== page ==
“Are we witnessing two contradictory trends? The widespread attack on gender equality and the "gender academy" is a global phenomenon. Illiberal/authoritarian forces are reshaping the politics of gender equality, narrowing the scope for gender-related teaching and scholarship as well as policy and advocacy. Gender studies are dismissed and referred to as an ideology; in some instances, gender curricula have been effectively banned. But these authoritarian trends have catalyzed counter-mobilizations and may be fostering new intellectual and policy agendas. How can these counter efforts be nurtured? Can they succeed, and what would success mean in this context?
But, at the same time that authoritarian governments are reducing the scope for gender equality, some countries may be moving in a different direction, perhaps opening new prospects for research and teaching as well as for policy practice and advocacy. Mexico may be a case in point. How will gender equality be incorporated into governmental policies? What scope will there be for critical discussion of gender issues? And how will these efforts be sustained?  
This panel and webinar explored the difficult, and conflicting, trends that characterize this moment. Brief presentations were followed by a discussion that span regions – Europe (broadly defined) and Latin America.”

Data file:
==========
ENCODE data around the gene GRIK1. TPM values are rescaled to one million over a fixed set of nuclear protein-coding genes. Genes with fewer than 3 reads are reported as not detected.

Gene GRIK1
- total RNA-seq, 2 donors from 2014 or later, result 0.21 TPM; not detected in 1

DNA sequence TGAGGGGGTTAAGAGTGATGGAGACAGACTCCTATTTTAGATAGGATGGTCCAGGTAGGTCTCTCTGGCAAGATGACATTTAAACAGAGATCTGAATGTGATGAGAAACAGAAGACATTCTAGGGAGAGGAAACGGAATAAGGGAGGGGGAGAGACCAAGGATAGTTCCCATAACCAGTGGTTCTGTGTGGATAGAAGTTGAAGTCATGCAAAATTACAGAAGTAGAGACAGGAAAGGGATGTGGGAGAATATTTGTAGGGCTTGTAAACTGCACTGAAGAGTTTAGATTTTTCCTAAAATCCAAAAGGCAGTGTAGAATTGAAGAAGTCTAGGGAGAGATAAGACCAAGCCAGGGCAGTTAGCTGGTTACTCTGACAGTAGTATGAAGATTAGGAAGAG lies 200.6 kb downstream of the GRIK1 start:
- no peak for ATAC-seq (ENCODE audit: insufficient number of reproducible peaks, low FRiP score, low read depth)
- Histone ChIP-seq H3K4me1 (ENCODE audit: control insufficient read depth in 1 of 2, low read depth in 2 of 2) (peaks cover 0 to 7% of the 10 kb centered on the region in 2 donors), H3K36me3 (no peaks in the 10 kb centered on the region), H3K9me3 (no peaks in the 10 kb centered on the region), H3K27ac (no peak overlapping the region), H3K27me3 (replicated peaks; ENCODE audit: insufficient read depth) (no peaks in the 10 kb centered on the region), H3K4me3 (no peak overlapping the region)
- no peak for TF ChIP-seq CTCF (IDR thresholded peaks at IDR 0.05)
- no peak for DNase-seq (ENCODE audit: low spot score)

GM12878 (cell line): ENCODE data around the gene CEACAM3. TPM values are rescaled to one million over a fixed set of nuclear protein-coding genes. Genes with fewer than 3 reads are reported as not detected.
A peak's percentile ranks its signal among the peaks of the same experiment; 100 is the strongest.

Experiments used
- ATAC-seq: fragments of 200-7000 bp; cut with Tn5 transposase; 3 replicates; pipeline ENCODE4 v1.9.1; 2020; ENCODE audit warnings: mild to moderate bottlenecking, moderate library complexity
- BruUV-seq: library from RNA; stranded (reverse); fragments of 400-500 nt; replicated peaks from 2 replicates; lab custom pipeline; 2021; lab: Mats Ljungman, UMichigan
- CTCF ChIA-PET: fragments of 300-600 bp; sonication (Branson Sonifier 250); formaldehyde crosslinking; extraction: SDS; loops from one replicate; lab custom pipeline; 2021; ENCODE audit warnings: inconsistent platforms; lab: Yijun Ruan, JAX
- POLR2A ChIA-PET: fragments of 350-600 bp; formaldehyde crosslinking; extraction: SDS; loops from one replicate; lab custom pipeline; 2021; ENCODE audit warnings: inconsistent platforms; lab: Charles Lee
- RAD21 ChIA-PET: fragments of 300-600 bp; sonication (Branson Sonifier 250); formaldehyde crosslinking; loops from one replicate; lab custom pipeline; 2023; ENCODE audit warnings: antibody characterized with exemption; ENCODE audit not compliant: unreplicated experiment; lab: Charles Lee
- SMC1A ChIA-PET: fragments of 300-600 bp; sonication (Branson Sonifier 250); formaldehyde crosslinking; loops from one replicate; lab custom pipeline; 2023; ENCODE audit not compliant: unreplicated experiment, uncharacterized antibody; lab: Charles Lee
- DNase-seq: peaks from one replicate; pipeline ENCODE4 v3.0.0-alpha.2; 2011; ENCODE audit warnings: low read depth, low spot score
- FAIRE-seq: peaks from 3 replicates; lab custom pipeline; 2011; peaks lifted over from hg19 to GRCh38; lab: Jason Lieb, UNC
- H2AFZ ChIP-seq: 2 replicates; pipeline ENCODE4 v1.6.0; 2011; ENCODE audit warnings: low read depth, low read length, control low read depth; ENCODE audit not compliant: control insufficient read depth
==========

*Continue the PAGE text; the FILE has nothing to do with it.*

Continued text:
• Marianna Muravyeva, University of Helsinki
  • Etuna Nogaideli, Kvinna till Kvinna
  • Gabriela Cano, Colegio de México, Columbia University
  • Vladimir Tlali, Columbia University
Click here to view a recording of the event. 



The Politics of Language and the Issue of ‘Gender’

December 13, 2018
“Members have expressed a need for mapping the different ways in which illiberal/authoritarian forces in our respective contexts are pushing back against the gender field - academically and/or practically, and what different methods we, as gender advocates, deploy in standing up against this pushback.”


  • Tamar Sabedashvili, UN Women and Tbilisi State University
  • Enriketa Papa-Pandelejmoni, University of Tirana
  • Katerina Kolozova, Institute of Social Sciences and Humanities
  • Elisabeth Marteu, International Institute for Strategic Studies
  • Zehra Arat, University of Connecticut

Click here to view a recording of the event.